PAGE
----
To celebrate the reopening, Michelangelo Pistoletto has installed his conceptual work Il Terzo Paradiso (the third heaven), which he first presented at the 2005 Venice Biennale, in the gardens surrounding the public baths. The work, made of ancient stone fragments and pieces of columns arranged in a triple loop, represents the harmonious union of the natural and technological worlds, according to the artist. It will be on view until 6 January 2013.
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Monday, November 19, 2012

Water mains work unearths Roman cemetery in Somerset

Several Roman human remains were discovered at Banwell in Somerset

A Roman cemetery containing several human burials has been found during work on a new water mains in Somerset.

The finds were made by archaeologists during the laying of a four-mile (7km) long mains between Banwell and Hutton. 

Among the skeletons, which have been exhumed for further study, there was one in a partially-preserved coffin.

A Bristol Water spokesman said the excavation had been described as "potentially the most important for 100 years in North Somerset".

The cemetery was discovered "isolated from the surrounding landscape" in a curved water-filled ditch.
Roman cemeteries, according to Neil Shurety from Border Archaeology, are generally sited outside settlements and away from areas of human habitation.

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Sunday, November 18, 2012

Summer Courses in Archaeology

Oxford Experience Archaeology Courses

The Oxford Experience Summer School offers weekly introductory courses in the Sciences and Humanities.  Participants stay in Christ Church, the largest and one of the most beautiful Oxford Colleges.

You can find out more about the Oxford Experience here...

Pompeii collapses 'exaggerated' by media, site chief says

Paestum, November 16 - Recent collapses at the ancient city of Pompeii had been exaggerated by the media and efforts to protect the site are progressing, according to the Special Archaeological Superintendent for Naples and Pompeii, Teresa Elena Cinquantaquattro.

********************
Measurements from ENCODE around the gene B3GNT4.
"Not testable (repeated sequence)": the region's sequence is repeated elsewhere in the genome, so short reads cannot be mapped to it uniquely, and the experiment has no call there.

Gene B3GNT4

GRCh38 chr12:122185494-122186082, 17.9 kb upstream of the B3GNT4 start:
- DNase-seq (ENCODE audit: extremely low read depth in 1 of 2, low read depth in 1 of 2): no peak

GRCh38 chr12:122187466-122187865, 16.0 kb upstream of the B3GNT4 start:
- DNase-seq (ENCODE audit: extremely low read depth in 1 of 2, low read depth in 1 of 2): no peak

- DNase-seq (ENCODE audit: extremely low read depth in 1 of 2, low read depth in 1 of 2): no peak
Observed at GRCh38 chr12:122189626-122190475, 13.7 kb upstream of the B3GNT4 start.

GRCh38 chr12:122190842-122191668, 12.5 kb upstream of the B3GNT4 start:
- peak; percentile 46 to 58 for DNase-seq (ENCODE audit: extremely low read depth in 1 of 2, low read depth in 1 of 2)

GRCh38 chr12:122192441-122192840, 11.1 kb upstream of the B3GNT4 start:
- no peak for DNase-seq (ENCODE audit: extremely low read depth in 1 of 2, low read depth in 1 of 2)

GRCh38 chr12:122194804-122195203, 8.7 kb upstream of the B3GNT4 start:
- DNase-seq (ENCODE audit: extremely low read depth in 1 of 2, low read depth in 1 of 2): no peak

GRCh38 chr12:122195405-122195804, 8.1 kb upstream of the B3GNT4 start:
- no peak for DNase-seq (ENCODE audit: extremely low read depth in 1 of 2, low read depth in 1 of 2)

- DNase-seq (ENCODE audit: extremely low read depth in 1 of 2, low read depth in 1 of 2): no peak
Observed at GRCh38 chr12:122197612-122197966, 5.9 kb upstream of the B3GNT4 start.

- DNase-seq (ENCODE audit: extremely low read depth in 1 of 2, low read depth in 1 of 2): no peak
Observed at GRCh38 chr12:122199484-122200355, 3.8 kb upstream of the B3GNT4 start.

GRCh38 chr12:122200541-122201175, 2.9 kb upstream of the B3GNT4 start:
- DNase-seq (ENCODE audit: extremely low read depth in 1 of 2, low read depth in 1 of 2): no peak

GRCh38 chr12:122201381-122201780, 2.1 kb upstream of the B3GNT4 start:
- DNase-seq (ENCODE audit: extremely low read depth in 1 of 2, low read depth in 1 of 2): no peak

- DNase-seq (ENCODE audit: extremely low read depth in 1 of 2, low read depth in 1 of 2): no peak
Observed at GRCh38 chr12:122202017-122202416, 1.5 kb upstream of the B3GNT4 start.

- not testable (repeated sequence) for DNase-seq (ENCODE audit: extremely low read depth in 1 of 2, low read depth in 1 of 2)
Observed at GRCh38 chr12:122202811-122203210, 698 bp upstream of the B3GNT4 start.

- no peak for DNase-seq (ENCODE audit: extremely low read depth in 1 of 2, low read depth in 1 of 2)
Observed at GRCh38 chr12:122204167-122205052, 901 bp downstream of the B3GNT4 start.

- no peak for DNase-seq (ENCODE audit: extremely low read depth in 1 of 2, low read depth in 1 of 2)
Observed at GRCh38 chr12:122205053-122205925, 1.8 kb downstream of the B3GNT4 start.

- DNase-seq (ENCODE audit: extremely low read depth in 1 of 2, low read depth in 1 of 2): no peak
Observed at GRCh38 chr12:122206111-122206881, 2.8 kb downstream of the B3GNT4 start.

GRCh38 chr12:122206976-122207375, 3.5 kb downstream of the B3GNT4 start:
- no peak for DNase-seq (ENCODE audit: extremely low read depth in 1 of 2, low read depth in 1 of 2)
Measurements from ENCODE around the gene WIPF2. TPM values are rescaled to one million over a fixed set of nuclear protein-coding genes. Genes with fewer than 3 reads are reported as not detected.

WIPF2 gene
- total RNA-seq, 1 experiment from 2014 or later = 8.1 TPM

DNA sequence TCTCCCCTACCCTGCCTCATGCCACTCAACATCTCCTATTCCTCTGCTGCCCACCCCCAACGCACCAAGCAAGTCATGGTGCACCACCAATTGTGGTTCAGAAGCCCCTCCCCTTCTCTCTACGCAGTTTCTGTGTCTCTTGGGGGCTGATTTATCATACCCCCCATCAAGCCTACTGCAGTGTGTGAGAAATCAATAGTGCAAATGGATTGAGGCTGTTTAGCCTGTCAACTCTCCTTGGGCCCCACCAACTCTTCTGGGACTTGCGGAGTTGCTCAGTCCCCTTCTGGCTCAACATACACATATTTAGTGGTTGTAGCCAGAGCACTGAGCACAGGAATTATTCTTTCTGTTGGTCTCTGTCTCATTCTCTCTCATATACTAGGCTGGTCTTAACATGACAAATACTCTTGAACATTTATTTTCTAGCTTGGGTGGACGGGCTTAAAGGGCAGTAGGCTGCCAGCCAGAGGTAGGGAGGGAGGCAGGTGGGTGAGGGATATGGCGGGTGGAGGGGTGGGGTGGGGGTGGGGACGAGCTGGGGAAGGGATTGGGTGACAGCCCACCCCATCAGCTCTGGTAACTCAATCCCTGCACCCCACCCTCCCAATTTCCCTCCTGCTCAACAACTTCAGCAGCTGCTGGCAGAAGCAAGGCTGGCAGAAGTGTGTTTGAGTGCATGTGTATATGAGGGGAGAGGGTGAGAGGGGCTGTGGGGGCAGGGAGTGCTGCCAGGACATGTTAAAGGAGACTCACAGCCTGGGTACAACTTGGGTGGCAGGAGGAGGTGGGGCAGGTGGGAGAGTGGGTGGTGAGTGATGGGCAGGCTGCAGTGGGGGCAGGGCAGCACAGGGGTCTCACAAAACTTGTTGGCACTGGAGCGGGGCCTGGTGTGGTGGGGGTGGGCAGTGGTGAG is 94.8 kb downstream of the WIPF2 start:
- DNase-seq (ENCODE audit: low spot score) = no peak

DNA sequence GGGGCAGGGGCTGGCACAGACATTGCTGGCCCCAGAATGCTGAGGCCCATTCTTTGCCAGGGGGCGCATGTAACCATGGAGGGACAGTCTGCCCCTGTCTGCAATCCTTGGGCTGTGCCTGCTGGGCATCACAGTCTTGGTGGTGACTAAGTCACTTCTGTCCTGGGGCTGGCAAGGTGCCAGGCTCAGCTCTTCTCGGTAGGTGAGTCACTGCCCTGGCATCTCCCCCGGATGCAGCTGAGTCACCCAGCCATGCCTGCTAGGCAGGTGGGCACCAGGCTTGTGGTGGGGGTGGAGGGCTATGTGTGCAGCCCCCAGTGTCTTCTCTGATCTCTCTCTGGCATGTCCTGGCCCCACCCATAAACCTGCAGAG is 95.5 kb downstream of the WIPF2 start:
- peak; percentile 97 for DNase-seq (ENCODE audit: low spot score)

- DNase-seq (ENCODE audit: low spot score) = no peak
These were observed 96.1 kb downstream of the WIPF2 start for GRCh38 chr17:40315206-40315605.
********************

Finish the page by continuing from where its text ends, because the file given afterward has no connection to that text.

Cinquantaquattro was speaking along with other senior archaeological officials from the culture ministry at the 15th annual Mediterranean Archaeological Tourism Exchange in Paestum on how to conserve sites in southern Italy in a climate of shrinking government funds. "Problems exist at Pompeii but they have been exaggerated by negative journalists," Cinquantaquattro told ANSA.

After recent falls of structures in the past two years there has been growing concern about Italy's ability to protect the 2,000-year-old site from further degradation and the impact of the local mafia, the Camorra. In April this year a wall surrounding an ancient villa at Pompeii collapsed just two weeks after the Italian government launched a joint 105-million-euro project with the European Union to save the UNESCO World Heritage site.

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Thursday, November 15, 2012

Escaping the Shadow of Pompeii

HERCULANEUM, Italy — They are poignant snapshots of sudden death: huddled clusters of skeletal remains in what were once beachfront warehouses, immortalized for eternity when Mount Vesuvius smothered this ancient Roman town in A.D. 79. 

“They died of thermal shock as they were waiting to be saved via the sea,” Domenico Camardo, an archaeologist, said recently as he surveyed dozens of modern-day skeletal casts of long-ago denizens. They carried with them jewelry, coins, even “20 keys, because they were hoping to return home,” Mr. Camardo added. “They didn’t understand that it was all about to end.” 

First excavated by archaeologists some 30 years ago, the warehouses were recently outfitted with walkways and gates to provide access to these chilling tableaus and will soon be open to the public on special occasions.

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Saving the ruins of Herculaneum